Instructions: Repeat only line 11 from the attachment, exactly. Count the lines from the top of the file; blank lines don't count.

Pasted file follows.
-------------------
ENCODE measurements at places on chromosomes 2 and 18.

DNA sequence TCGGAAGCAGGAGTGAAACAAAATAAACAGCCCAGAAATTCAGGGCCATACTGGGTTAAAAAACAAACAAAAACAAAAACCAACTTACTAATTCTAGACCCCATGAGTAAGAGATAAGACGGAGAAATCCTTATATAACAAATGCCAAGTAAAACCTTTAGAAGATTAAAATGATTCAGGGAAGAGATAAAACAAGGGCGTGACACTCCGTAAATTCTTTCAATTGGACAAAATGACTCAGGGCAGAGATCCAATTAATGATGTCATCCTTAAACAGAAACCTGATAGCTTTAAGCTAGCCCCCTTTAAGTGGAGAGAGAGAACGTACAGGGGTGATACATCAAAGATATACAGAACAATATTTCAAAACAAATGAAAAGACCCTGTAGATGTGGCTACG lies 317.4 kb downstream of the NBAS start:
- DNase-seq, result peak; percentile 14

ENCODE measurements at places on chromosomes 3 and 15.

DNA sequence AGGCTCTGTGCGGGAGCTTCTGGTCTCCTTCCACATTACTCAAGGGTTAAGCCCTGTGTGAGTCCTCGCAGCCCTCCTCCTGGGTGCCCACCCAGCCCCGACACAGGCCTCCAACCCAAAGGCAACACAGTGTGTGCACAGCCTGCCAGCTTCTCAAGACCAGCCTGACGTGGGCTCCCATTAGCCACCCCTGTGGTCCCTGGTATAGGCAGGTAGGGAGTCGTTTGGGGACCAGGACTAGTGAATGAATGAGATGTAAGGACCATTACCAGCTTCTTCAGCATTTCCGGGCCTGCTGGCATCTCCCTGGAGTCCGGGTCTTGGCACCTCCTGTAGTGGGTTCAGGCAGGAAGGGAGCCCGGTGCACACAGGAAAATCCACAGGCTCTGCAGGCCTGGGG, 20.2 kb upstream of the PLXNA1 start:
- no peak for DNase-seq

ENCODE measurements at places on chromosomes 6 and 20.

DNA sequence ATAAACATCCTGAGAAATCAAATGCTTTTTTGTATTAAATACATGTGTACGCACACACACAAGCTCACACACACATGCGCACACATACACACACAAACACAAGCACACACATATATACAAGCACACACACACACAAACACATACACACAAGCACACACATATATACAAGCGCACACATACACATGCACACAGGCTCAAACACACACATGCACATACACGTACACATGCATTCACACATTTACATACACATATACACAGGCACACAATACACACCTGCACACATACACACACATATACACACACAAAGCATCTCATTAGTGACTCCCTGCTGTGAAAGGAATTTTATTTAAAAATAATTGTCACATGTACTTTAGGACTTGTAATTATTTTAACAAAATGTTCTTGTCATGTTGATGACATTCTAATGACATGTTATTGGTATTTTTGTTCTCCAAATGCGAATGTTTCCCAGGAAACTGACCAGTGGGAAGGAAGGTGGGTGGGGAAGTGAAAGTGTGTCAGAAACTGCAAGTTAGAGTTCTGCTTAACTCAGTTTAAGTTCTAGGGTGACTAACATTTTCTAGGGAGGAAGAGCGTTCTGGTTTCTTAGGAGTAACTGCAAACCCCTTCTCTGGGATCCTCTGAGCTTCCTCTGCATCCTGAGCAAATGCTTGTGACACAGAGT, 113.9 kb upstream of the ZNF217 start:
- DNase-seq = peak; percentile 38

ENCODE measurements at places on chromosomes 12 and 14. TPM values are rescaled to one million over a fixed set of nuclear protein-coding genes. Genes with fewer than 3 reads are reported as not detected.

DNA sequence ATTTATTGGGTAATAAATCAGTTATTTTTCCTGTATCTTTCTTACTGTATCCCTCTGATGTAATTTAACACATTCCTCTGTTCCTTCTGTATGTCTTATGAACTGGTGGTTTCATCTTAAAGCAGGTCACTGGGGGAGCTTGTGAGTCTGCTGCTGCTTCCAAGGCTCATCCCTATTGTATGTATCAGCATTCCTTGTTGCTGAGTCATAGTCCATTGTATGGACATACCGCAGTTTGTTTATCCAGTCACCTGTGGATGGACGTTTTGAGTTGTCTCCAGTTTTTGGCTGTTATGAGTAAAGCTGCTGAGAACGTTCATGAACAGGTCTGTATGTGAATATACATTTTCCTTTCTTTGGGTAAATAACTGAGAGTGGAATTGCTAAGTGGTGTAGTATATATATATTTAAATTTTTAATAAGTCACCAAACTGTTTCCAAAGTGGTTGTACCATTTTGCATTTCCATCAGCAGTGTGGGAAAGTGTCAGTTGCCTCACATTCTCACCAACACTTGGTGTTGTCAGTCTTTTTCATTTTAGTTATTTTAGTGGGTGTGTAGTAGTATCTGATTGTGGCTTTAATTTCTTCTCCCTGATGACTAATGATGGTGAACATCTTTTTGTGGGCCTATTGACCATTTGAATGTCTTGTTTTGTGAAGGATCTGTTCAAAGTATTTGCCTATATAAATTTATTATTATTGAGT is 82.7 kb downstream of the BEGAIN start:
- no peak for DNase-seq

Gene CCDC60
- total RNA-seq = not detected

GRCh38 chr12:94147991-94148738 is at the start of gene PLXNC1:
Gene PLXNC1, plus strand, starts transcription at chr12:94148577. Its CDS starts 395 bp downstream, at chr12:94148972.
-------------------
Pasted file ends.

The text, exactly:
DNA sequence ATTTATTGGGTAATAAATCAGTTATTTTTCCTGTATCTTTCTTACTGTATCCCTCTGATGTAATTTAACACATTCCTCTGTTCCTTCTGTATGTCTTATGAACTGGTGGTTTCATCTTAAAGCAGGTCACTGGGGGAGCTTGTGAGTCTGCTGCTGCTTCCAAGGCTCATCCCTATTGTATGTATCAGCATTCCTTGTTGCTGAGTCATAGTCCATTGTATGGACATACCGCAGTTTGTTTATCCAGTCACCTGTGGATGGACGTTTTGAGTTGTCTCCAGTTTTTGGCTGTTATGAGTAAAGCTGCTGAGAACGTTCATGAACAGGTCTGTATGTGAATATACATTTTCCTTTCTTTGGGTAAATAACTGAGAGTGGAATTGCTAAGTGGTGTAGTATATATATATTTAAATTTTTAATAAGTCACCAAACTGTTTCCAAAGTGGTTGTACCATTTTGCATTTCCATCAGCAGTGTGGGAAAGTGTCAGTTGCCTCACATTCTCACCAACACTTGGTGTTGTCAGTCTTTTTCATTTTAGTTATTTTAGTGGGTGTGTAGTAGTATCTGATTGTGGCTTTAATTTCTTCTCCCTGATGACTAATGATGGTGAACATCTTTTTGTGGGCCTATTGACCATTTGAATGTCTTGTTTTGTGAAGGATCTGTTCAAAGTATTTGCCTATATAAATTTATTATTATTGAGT is 82.7 kb downstream of the BEGAIN start: